It was never the plan to have the dogs tied, we’d rather have them free range, but our older dog grew up in the city. No free ranging for him because if he gets loose, he is on the road checking out the greener pastures. This usually means he ends up at our neighbor’s dairy farm and that is not okay.
They have been gracious about it each time and to be honest, he is a pretty nice dog, a neutered male who just loves to mark the world. But, if he ever had enough time to chase the calves or the horses or investigate the less than secure bunny hutch, I am not 100% that he would still be in any one’s good books.
Our two younger farm dogs will have jobs when we get the money to install fencing, but until then we don’t trust them to stay on our place. Twenty years in the city has deeply affected our sense of dog boundaries.
For instance, your dog should not bark all night if it’s going to be heard by your neighbors at close range. The dogs should not be free if they will trespass or potentially cause harm on someone else’s property. Finally, my dogs should not menace folks passing on the road. Yet these are natural places that dogs will get into trouble.
We live on a fairly small 20-acre corner property with A LOT of frontage and the house is right on the road. One of those roads is busy, and when it’s not busy the random car is going fifty-five mph plus through a small hollow and up a curving hill, flying past our semi-hidden driveway. If a dog stepped out at the wrong moment most people would have zero time to respond. So our dogs spend their unsupervised outside time on leads.
(Disclaimer: We walk our three dogs every day, twice a day, over a mile each day. They get playtime and we are working on saving for fencing that will give them some safe roam space. There is ample evidence that dogs that are chained or tied out for the bulk of their lives experience heightened aggression. This post does not encourage tying out but rather acknowledges it is often necessary in certain seasons.)
Initially we bought twenty-foot plastic coated steel leads, and clipped one around a t-post, one to a trailer, and one to a pound-in dog stake. The pound in stake was fine until a heavy rain loosed the soil and Mr. Roamer went for a walk-about dragging a two-foot spike. Then we moved him to a tree.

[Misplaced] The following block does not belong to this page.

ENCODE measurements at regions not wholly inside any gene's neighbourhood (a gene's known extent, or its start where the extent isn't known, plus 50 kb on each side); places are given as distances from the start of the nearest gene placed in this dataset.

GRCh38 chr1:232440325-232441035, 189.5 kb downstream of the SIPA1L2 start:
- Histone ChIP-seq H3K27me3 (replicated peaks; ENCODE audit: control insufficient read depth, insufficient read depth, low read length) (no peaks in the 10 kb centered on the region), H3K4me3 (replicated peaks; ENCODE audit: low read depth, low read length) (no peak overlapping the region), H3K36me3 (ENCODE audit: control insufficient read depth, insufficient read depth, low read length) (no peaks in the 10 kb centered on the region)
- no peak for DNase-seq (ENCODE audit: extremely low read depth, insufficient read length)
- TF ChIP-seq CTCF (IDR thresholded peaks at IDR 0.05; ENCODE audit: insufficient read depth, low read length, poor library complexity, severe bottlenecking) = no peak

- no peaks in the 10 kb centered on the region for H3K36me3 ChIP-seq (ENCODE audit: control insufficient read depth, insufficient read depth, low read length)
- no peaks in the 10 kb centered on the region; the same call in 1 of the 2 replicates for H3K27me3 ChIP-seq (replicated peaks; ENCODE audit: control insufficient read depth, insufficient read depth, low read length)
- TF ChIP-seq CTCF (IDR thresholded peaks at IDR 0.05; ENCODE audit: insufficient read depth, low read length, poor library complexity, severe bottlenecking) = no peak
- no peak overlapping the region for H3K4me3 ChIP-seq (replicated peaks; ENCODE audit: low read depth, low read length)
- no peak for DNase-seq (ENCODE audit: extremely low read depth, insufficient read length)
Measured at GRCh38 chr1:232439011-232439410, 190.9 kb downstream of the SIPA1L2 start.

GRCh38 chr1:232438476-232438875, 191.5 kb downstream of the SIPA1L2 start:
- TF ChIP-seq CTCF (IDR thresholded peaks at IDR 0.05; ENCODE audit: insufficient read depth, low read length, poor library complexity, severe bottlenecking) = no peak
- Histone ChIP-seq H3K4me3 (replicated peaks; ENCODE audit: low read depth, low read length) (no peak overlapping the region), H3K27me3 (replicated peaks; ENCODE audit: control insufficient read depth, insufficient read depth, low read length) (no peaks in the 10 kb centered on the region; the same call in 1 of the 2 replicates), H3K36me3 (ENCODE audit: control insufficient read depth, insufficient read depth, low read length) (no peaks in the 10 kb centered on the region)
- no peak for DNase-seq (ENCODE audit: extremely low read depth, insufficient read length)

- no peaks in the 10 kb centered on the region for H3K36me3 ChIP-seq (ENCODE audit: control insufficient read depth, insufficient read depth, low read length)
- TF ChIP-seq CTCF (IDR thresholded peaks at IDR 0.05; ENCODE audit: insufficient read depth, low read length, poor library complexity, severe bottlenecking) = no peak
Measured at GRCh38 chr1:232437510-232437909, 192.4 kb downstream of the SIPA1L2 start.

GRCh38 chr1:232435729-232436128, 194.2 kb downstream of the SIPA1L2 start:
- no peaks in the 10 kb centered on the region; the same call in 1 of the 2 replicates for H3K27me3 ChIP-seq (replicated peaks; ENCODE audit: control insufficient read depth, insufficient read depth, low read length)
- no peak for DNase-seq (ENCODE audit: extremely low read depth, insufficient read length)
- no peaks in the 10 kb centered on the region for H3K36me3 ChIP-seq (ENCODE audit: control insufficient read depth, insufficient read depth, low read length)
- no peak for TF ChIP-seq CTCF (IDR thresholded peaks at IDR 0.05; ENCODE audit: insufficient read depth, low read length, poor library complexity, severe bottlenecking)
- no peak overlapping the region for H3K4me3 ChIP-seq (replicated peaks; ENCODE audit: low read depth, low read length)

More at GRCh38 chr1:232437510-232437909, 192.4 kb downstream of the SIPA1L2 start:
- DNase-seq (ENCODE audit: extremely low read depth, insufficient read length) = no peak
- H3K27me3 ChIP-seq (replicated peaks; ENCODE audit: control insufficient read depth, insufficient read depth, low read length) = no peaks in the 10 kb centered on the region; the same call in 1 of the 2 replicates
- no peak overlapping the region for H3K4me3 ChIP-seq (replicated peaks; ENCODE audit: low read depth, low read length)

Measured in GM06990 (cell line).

By wrapping the lead around the tree or post and clipping it to itself (not recommended by the manufacturer by the way) we shortened the lead a bit and it wore out very quickly. As the dogs moved and ran about the post the steel lead became twisted, the plastic buckled and chipped off, and the lead corroded. We began to joke that we should invest in plastic coated steel dog tie outs, which at anywhere from $8 to $24 are not cheap (price depending on length and gauge of wire based on our dog’s respective weights).
The pound-in spikes presented two unique problems. The first was that somehow the dogs always managed to get their leads so twisted the tie out begins to buckle and knot over themselves and bind the dog to the spike. They have a rotating clip in the center to prevent this but it happens anyway.
The other problem is the mower. In the winter it was obviously not an issue but come spring, when the grass starts to grow, these posts are really easy to lose because they only stick up about 3 to 5 inches. However, that also means if I forget they are there and the mower hits the post then the blade takes a beating and the post gets bent or worse.
So we finally came up with a working solution to this temporary problem. We have taken to hammering six-foot t-posts and buying heavy duty metal rings with two inch diameter (see here for an example). We drop the ring onto the post once we have it pounded in where we want it and clip the lead to the ring, for our big dog, we used two rings to ensure there would be no failure. Now the dogs can race around and play with each other without tearing up their tie-outs nearly as quickly.
We also learned to overlap their respective areas just enough that they can wrestle but not enough that they can get tangled with each other. Further we discovered if you can’t find a six-foot t-post and use a shorter one and the ground is soft and the dog pulls and leans the post they can slip the ring off the top. So in that case, we very quickly duct taped a plastic jar (read: anything wider than the ring) over the post and secured it so nothing can slip off the post. So taller posts are better and you are less likely to mow over a post.
Obviously our farm dream is to have the dogs caring for the livestock, hunting rats and raccoons and walking into the sunset with us, but until we have a safe space for them to do that, smart tying-out along with vigorous exercise will have to do.
Nicole G. Carlin is a Northwest Pennsylvania homesteader and educator who raises heritage-breed livestock on her 22-acre, restored Singing Wren Farm. Connect with Nicole at Smoldering Wick, and read all of her MOTHER EARTH NEWS posts here.
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